Mobilitechs, the name of our IT support company, is a mashup of what we do – the tech part – and how we do it – the mobile part. When we brainstormed the name over dinner one night, my wife and I thought the name the perfect description of what we do – which is provide mobile, on-site tech service for businesses. Cue the phone calls – “Is this Molibby Techs?” “Can I speak to someone from Mobile Tech?” “Have I reached Monilitechs?” (That’s my favorite. I think it sounds like a hair regrowth cream.) My advice for entrepreneurs – test the ease of use and pronunciation of your proposed name among friends and family. Some of the customers and vendors we’ve had for 5+ years still can’t pronounce Mobilitechs, and we keep a running “Mess-Up List” in the office of the various ways our name has been butchered verbally and in print. At this point, we have enough local name recognition that rebranding doesn’t seem worthwhile, so we’re being stubborn and sticking with it. Here’s my company name and URL, but don’t worry, you don’t have to spell it right – no one else does.
Thanks to Michael Sutton, Mobilitechs
Descriptive name with a hidden social mission
I’m a mum of two kids, a keen cook and amateur veg grower. Our last house was in the middle of a town and we grew our vegetables in a little front garden. Every summer and winter we would invite the children from the local school kindergarten to come and see the garden, pull up leeks, pick strawberries and try to guess what the vegetables were from looking at the plants. Like Jamie Oliver a few years later, we were shocked that many (most) of the children didn’t know the names of the most basic foods. They also asked why there were no strawberries in December, because “they’re in my lunchbox”. The Foodies Books was the result – the seasonal picture stories set in a veggie patch and their accompanying website focus on gently familiarising children with basic seasonal fruits and vegetables. The characters don’t have cute names, no Tommy Tomatoes – just Tomato – and they are only featured in a story of the month if they are in season. So the simple reason the group of characters are called The Foodies is because that’s what they are. The second reason for the choice of name was more altruistic. I found that the children of affluent parents who would describe themselves as ‘foodies’ were themselves more in touch with food. I want to spread this knowledge and passion to children of all backgrounds. From day one I have made the books inexpensive to buy, have given away thousands for free, and provide masses of free content and advice to parents, child-carers and teachers through the website www.thefoodies.org. My mission is to liberate the word foodie from its elitist, middle class connotation, and to help all children to see themselves as’ foodies’, meaning that they know what real, tasty, nourishing food looks like, they can produce it themselves and they love eating it.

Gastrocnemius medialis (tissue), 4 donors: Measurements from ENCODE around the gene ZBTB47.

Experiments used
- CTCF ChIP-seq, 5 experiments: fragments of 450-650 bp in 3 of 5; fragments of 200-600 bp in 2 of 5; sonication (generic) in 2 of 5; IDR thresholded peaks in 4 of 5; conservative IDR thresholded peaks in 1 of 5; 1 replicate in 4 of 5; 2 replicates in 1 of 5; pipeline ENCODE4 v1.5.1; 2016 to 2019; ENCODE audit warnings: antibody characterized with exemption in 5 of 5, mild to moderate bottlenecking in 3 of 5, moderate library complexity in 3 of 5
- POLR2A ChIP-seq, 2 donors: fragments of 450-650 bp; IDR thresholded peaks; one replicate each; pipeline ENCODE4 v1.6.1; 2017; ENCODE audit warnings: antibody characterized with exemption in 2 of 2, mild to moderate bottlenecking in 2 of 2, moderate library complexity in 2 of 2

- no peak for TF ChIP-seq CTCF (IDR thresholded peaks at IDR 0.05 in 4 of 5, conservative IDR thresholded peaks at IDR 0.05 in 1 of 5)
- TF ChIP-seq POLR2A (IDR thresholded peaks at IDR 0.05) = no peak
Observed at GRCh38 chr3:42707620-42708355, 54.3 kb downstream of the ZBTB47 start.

Thanks to Joanne Roach, The Foodies Books Ltd.
The mythology of Terrapins
My business partner asked me in the Winter of 2009 to start a media company with him. After brainstorming names for the new corporation, I followed a thought trail that began with the fact he was from Maryland, the terrapin state. Knowing the native American mythology that surrounds terrapins, which was considered to be the foundation upon which the entire land was laid, I liked the symbolism for our company as a “solid ground” business. It did not take long after that to adopt, not only the Terra Firma Media Group moniker, but the terrapin as the foundation for our logo. Our tag line is indeed “Solid Ground Success.”